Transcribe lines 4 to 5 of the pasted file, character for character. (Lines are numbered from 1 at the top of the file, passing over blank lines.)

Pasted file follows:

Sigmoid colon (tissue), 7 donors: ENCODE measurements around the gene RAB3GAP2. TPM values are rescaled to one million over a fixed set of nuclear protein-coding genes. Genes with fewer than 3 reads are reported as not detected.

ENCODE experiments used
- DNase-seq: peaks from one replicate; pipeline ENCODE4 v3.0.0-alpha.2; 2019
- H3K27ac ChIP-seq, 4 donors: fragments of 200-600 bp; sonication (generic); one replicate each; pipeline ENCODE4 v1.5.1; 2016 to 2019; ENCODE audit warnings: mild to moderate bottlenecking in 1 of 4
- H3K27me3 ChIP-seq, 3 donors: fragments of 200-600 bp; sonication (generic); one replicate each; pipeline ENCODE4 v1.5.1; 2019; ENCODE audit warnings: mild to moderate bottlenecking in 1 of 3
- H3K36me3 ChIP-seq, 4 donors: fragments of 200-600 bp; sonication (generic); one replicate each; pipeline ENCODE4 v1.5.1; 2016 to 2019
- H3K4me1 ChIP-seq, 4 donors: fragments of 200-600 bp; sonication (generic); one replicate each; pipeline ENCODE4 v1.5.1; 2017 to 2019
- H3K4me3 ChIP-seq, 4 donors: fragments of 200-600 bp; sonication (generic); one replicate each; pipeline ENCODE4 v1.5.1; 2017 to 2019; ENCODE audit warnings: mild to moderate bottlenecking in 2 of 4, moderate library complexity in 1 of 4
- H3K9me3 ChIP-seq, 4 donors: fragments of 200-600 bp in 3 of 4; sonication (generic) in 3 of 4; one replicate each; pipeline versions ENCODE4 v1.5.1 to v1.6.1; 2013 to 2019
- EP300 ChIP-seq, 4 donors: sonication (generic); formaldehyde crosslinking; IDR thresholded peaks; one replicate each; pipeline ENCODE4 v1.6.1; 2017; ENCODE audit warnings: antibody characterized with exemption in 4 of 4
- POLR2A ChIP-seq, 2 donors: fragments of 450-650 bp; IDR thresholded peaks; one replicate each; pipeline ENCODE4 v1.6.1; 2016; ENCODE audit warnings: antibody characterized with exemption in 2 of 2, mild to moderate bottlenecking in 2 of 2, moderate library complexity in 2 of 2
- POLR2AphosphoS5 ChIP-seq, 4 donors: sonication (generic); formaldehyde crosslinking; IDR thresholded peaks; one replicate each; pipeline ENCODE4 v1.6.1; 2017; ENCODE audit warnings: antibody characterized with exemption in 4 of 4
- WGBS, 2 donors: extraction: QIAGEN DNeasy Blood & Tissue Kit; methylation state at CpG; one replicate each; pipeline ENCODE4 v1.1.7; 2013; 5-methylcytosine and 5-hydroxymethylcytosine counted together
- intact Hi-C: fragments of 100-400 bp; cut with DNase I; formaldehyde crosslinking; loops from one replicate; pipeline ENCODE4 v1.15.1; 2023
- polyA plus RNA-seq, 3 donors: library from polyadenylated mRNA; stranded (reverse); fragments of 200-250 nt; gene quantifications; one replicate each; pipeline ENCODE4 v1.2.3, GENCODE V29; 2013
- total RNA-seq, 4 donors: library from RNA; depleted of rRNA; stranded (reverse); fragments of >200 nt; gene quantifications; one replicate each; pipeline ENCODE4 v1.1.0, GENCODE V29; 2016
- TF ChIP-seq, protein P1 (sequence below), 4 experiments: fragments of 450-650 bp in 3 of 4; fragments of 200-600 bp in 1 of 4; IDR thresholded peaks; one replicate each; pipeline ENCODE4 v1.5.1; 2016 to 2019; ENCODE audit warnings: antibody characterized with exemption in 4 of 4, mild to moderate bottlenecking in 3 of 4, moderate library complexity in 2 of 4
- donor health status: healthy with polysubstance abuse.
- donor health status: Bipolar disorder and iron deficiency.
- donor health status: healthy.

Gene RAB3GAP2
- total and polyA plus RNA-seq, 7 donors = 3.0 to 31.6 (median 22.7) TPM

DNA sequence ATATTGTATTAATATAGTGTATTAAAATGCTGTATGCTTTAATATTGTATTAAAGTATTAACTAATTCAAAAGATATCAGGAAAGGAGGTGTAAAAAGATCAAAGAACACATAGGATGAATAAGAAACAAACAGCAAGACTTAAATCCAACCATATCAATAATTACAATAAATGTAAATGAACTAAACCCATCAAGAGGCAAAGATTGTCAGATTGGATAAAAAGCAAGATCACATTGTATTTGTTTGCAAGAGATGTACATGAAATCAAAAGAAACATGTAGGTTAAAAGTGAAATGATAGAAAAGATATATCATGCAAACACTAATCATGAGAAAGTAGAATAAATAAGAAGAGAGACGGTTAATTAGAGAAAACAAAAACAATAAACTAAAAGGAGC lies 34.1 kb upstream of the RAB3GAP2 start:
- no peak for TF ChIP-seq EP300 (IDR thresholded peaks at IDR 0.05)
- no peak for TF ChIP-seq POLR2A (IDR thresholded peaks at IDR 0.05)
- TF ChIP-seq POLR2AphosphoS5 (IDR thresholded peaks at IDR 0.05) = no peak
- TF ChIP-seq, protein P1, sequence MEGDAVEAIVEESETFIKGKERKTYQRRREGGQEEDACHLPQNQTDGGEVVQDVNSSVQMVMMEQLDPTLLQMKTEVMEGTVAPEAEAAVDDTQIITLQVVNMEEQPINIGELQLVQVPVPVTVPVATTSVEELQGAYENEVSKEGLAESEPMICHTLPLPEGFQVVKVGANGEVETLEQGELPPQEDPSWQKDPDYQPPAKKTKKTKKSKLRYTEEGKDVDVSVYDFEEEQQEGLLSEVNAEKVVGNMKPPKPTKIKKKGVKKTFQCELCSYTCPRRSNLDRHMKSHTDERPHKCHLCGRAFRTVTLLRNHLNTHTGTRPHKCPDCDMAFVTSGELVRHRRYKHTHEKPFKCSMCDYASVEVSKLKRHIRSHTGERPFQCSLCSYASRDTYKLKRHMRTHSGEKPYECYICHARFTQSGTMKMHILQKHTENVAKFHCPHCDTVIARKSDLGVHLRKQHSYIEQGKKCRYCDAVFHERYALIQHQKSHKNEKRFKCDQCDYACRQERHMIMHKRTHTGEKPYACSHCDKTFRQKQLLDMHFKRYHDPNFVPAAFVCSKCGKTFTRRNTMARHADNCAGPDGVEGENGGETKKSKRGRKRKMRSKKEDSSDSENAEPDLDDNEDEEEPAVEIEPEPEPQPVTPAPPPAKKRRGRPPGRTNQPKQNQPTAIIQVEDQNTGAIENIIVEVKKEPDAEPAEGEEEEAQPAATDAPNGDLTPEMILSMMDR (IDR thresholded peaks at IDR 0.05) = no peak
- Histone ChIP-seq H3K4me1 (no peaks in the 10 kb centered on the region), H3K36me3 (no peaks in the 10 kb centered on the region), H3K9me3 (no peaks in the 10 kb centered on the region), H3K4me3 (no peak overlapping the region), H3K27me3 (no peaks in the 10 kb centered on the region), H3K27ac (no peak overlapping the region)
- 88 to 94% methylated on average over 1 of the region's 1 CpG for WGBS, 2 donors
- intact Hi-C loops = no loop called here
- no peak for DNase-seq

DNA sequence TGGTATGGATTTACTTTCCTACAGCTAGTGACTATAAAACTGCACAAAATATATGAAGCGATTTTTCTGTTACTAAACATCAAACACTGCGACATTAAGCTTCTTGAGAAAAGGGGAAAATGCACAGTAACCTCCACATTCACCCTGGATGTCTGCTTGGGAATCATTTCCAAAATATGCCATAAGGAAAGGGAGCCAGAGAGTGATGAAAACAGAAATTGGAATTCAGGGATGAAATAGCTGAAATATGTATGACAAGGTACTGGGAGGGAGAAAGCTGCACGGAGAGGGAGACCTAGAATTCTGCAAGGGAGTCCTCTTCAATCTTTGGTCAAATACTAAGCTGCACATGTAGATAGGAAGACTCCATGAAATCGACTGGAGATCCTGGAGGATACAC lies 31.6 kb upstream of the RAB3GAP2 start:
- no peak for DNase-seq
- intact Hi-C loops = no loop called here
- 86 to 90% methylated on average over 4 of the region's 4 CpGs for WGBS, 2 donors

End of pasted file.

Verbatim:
- H3K27ac ChIP-seq, 4 donors: fragments of 200-600 bp; sonication (generic); one replicate each; pipeline ENCODE4 v1.5.1; 2016 to 2019; ENCODE audit warnings: mild to moderate bottlenecking in 1 of 4
- H3K27me3 ChIP-seq, 3 donors: fragments of 200-600 bp; sonication (generic); one replicate each; pipeline ENCODE4 v1.5.1; 2019; ENCODE audit warnings: mild to moderate bottlenecking in 1 of 3